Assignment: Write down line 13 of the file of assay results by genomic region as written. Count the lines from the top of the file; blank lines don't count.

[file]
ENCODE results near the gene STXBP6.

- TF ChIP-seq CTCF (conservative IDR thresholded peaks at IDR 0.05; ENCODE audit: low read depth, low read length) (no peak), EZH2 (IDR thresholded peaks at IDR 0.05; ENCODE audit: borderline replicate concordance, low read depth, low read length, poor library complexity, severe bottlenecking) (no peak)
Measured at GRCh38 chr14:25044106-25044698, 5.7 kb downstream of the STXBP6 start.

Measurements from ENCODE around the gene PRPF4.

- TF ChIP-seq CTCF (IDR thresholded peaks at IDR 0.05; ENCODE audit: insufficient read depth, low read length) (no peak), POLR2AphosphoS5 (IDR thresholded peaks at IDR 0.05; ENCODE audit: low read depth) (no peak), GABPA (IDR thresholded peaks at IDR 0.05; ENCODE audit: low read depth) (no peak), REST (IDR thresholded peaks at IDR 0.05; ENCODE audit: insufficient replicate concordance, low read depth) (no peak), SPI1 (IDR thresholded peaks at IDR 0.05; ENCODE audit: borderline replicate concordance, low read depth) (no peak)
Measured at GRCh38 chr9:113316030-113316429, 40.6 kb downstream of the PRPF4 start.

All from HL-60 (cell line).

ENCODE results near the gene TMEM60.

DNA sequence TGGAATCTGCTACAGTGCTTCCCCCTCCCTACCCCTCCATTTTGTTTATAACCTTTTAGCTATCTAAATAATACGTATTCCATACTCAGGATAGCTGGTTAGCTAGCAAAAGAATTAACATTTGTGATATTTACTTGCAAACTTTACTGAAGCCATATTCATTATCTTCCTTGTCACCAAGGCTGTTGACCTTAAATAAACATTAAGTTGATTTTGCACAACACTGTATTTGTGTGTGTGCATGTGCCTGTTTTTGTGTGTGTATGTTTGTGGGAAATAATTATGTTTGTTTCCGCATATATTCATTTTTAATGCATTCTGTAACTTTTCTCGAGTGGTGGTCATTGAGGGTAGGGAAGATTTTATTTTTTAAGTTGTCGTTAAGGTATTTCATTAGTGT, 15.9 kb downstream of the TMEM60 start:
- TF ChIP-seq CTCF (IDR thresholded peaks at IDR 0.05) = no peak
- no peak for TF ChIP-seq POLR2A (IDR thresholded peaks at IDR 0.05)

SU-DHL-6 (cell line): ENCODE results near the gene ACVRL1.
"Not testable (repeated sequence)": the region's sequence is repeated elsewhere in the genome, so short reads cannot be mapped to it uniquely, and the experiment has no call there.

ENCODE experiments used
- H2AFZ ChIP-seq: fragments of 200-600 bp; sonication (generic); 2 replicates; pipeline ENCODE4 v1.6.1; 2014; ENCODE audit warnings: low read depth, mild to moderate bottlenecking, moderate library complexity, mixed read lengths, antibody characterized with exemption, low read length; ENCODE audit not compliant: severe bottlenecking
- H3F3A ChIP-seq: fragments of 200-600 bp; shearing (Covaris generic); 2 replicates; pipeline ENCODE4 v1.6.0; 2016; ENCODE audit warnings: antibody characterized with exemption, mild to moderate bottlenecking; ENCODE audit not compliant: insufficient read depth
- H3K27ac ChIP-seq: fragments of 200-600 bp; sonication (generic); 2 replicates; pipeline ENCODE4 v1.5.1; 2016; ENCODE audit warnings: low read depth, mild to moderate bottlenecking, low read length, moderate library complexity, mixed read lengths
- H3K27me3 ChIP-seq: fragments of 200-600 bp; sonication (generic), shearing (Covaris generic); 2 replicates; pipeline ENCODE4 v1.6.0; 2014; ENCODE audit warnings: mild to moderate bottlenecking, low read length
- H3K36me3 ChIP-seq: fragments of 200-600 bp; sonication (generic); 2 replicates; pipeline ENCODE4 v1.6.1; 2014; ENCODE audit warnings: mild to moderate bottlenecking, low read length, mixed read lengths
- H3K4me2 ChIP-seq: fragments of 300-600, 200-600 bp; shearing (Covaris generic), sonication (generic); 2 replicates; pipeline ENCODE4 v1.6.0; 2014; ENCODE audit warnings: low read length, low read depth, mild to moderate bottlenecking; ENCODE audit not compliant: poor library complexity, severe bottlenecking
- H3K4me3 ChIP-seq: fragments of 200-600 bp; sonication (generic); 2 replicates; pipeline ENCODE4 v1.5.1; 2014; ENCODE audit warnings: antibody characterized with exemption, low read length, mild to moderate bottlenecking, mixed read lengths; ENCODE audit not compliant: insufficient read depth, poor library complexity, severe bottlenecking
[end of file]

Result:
"Not testable (repeated sequence)": the region's sequence is repeated elsewhere in the genome, so short reads cannot be mapped to it uniquely, and the experiment has no call there.